York’s Central Market is home to a flourishing community of business professionals and creative entrepreneurs. Among those entrepreneurs are local college students learning to run their own small business.
“Our goal has always been to make York city a college town,” says Central Market’s Chief Operating Officer Cindy Steele. Students involved in York College of Pennsylvania’s (YCP) Graham Innovation Scholars (GIS) Program are making this dream a reality by opening a spirit shop, Spartan Central, inside Central Market.
The shop will sell T-shirts, mugs and other spirit items from York College’s Bookstore. The budding entrepreneurs from the GIS program will be on hand for the official ribbon cutting on First Friday, Feb. 3.
College Students Connect to Community
Since 2013, YCP’s Center for Community Engagement’s first Dean, Dr. Dominic DelliCarpini, and Steele have been brainstorming ways to make YCP students feel more at home in York. In addition to managing the Center for Community Engagement, DelliCarpini developed the GIS program, with the generous support of successful businessman Don Graham.
“The GIS program helps students use innovation to customize their education and imagine their futures the way they want to be,” DelliCarpini says. “The standardized test system standardizes people. I think this is wrong; I think people are individuals.”
He explains that one of the goals of the program is for students to create personal brands for themselves. “It’s not just building a resume; it’s developing a skillset, a tool box,” DelliCarpini states. The GIS program gives students the opportunity to get hands-on, out-of-the-classroom experience, learn from mentors and study abroad.
“I joined the Graham Scholars Program because I wanted to push myself out of my comfort zones and try new things that would make me better as a person,” says Ben Hinkel, a sophomore majoring in international relations.
Benjamin O’Connor joined in order to “work with individuals that are as passionate about education as I am.” O’Connor is a sophomore and the co-chair of community engagement for the Central Market spirit shop.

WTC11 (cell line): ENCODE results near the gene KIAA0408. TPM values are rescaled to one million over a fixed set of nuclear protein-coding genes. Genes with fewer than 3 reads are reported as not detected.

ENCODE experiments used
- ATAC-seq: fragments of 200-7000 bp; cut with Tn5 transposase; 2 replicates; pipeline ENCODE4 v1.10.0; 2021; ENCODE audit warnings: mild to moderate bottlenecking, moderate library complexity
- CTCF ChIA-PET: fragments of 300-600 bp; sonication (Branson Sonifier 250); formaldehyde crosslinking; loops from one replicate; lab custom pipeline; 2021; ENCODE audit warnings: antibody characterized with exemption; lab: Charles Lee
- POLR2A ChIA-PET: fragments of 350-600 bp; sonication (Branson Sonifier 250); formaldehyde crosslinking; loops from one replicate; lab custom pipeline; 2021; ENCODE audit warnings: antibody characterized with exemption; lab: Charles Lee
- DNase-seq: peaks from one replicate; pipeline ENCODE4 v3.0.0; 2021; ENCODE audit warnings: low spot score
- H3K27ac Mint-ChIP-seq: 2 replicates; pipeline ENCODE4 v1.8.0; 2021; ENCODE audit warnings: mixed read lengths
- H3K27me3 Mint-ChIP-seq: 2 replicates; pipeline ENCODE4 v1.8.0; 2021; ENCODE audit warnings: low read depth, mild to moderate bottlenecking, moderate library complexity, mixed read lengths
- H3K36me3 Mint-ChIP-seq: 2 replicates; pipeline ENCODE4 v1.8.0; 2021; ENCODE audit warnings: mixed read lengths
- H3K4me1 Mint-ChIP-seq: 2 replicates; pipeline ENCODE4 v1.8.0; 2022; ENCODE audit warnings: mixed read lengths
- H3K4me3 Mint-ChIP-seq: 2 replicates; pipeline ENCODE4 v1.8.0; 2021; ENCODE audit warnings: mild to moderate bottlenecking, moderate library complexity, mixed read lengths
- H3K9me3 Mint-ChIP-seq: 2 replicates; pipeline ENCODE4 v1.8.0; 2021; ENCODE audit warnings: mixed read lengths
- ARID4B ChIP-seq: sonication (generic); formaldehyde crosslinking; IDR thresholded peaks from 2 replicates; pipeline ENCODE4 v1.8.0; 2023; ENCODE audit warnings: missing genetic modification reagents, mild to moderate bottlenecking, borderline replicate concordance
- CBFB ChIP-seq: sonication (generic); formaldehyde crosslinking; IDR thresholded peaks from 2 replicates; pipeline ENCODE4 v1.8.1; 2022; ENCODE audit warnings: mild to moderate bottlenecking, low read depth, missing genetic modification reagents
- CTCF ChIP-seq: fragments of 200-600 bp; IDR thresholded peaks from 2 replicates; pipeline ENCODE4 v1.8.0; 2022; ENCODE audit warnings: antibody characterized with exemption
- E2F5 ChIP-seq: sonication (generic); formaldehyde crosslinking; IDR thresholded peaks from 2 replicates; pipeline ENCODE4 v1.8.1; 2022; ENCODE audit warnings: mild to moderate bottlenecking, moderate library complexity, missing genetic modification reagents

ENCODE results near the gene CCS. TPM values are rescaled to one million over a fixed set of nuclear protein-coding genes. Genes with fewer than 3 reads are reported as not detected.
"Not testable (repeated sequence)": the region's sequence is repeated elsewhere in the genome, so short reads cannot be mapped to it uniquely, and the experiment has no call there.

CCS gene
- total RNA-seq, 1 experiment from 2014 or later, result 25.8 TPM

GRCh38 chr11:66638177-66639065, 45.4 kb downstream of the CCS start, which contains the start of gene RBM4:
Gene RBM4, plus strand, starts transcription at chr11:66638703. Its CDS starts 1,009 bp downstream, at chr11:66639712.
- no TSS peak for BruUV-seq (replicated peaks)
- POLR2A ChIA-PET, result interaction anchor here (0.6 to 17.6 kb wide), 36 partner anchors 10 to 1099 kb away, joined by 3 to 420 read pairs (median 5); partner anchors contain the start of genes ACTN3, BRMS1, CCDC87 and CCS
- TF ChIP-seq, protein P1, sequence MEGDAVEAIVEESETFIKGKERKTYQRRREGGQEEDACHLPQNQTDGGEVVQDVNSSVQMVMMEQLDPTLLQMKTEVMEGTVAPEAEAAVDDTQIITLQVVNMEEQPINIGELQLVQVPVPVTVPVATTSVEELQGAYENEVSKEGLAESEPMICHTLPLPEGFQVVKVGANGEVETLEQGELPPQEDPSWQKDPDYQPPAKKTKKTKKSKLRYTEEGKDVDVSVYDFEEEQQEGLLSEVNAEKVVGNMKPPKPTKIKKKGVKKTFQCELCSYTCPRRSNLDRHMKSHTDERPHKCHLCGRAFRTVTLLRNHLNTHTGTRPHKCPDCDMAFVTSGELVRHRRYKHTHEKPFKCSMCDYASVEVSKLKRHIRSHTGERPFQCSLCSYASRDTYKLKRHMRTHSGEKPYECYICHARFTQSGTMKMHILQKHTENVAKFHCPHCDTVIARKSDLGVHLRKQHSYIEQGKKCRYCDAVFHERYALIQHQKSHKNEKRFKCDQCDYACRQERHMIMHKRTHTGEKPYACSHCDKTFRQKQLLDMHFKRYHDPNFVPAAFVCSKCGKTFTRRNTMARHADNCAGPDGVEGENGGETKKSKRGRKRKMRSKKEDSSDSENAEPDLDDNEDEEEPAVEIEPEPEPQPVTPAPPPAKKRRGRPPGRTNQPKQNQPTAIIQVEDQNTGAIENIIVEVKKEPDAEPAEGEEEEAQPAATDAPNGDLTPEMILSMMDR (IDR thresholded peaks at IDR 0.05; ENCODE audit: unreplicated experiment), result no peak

“I love working with them. I feel like they make me smarter. They’re like an idea factory,” Steele admits. She’s previously worked with students to help promote products in the market and to provide entertainment for First Friday and other special events. Her positive experience with the students sparked the idea to open this student-run shop at the market.
Overcoming the Challenges of Running a Business
So far, the students designed their space in the market with Kinsley Construction Co., decided what York College Bookstore items to sell and devised marketing plans to sell their products. The students are already learning that running a business requires strategy and time.
“Starting a business doesn’t happen overnight,” says nursing student Megan Chaney, the FYS (First-Year Seminar) fellow for the freshman Graham Scholar committee chair for the Central Market shop. “It takes so many people from different backgrounds and specialties to make it happen. Sometimes you feel like you are going around in circles and nothing is begin accomplished. Other times, it is overwhelming how many things need to be accomplished at once.”
Fellow GIS student Hinkle agrees, “It is a lot more involved and complicated than I expected.”
Lifelong Lessons Learned at Central Market
Although planning for the shop is challenging, the GIS students are grateful for the opportunity to face these challenges. Working with the community to run their own business allows students to gain professional skills that they can carry into their future careers.